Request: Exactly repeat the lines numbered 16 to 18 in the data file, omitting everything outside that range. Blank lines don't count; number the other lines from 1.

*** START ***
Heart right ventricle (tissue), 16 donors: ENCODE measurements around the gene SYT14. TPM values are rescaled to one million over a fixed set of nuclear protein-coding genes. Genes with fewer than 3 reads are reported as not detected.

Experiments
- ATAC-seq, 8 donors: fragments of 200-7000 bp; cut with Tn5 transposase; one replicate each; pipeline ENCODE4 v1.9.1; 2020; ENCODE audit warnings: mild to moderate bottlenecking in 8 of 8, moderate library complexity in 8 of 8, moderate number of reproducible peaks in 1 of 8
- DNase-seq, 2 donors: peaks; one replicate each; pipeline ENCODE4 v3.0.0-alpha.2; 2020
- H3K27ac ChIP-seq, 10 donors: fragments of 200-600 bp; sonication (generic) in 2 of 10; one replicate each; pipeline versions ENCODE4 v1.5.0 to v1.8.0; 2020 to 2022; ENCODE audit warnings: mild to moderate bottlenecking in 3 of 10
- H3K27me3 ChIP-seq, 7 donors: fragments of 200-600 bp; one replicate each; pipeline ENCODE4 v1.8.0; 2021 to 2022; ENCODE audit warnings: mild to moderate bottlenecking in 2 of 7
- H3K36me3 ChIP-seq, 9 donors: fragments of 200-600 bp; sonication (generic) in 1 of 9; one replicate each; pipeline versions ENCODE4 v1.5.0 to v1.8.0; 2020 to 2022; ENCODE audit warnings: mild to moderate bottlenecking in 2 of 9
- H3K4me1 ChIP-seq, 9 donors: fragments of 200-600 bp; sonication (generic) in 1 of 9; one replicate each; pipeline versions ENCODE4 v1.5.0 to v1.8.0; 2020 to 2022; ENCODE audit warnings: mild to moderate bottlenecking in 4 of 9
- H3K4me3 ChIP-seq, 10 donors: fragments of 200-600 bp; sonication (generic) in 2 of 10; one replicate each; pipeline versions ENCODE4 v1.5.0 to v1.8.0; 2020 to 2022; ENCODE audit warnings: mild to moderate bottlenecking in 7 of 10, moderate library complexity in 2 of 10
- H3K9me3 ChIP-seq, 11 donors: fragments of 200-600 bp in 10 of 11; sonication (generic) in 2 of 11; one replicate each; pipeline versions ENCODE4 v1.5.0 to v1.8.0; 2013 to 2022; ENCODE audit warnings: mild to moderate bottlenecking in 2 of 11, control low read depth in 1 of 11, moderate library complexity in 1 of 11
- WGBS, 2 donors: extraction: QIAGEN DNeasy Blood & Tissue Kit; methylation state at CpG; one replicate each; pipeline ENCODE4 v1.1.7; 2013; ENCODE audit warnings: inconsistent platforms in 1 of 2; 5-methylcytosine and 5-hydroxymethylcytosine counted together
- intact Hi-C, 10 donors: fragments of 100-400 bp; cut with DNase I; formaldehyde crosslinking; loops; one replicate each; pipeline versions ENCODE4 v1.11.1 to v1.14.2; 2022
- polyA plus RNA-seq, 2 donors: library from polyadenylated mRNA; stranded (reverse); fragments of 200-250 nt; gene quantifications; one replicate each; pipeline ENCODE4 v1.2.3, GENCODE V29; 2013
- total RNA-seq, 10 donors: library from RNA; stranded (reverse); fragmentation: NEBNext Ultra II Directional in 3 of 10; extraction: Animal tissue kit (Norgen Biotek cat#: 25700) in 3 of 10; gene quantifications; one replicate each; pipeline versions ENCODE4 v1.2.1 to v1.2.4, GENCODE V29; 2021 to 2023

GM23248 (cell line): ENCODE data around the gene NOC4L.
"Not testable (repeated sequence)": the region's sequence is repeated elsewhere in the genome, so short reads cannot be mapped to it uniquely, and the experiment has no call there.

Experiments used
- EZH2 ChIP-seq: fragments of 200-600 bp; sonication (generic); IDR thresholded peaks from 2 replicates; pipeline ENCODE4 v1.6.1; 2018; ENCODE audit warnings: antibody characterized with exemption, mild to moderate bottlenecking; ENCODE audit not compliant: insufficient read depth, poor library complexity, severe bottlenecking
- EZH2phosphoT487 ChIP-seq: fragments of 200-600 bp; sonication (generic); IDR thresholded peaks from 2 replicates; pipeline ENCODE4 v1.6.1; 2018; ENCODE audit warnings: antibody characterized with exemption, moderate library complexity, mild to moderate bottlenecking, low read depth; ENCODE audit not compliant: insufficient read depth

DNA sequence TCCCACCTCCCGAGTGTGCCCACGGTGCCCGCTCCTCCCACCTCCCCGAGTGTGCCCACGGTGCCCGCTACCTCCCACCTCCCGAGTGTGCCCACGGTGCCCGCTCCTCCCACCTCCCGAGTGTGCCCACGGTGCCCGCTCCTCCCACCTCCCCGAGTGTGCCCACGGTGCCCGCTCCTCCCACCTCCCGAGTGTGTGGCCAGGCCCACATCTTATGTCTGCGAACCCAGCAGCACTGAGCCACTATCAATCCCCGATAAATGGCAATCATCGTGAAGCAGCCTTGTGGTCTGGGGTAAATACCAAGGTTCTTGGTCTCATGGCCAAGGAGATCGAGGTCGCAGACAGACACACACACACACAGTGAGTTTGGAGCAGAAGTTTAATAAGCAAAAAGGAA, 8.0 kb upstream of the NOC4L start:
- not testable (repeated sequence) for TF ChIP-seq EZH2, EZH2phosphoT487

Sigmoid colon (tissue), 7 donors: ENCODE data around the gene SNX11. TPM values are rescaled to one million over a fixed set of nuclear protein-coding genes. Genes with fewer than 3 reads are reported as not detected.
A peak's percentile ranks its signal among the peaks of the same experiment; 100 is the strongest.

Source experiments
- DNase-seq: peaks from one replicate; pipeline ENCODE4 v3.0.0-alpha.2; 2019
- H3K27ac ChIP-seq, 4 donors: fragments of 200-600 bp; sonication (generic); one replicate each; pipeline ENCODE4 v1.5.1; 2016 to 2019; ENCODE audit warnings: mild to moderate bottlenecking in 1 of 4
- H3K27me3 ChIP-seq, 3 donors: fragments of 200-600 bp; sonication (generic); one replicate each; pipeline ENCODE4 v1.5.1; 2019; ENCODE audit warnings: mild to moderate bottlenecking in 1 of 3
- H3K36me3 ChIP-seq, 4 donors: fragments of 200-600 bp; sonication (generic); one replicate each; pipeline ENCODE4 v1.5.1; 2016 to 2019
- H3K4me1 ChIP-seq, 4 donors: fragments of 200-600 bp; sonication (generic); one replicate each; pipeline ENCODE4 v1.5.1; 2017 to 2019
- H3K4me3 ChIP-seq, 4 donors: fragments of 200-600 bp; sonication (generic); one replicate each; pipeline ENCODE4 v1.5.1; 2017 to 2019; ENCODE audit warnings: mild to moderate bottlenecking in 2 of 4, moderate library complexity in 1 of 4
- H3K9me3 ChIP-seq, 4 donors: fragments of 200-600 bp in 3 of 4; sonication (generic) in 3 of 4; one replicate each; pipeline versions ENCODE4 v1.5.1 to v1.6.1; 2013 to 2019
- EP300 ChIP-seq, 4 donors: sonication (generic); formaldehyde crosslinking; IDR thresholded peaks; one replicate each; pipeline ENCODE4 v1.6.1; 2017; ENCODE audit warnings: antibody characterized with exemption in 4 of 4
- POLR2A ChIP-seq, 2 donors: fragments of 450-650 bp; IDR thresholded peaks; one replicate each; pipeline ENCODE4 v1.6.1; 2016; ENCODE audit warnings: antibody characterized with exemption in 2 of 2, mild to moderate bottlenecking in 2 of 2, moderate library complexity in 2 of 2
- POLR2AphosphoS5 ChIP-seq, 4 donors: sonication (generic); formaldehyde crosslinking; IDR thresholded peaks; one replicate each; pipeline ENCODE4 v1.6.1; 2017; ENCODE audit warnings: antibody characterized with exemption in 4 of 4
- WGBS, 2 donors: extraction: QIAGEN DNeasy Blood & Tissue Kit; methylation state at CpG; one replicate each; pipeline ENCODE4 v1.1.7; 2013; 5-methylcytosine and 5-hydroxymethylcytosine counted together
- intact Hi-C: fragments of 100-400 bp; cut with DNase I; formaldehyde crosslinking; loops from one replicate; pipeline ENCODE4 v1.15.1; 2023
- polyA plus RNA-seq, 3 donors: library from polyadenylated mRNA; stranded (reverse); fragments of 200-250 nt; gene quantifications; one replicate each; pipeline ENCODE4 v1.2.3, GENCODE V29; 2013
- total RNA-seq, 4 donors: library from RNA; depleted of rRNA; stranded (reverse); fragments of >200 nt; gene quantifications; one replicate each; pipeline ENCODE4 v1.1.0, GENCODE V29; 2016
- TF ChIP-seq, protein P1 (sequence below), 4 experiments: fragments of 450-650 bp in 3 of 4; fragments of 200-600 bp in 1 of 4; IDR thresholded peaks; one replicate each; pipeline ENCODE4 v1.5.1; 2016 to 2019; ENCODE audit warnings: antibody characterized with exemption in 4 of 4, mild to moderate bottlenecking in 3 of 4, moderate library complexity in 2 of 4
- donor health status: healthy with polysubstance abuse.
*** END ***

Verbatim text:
"Not testable (repeated sequence)": the region's sequence is repeated elsewhere in the genome, so short reads cannot be mapped to it uniquely, and the experiment has no call there.

Experiments used
- EZH2 ChIP-seq: fragments of 200-600 bp; sonication (generic); IDR thresholded peaks from 2 replicates; pipeline ENCODE4 v1.6.1; 2018; ENCODE audit warnings: antibody characterized with exemption, mild to moderate bottlenecking; ENCODE audit not compliant: insufficient read depth, poor library complexity, severe bottlenecking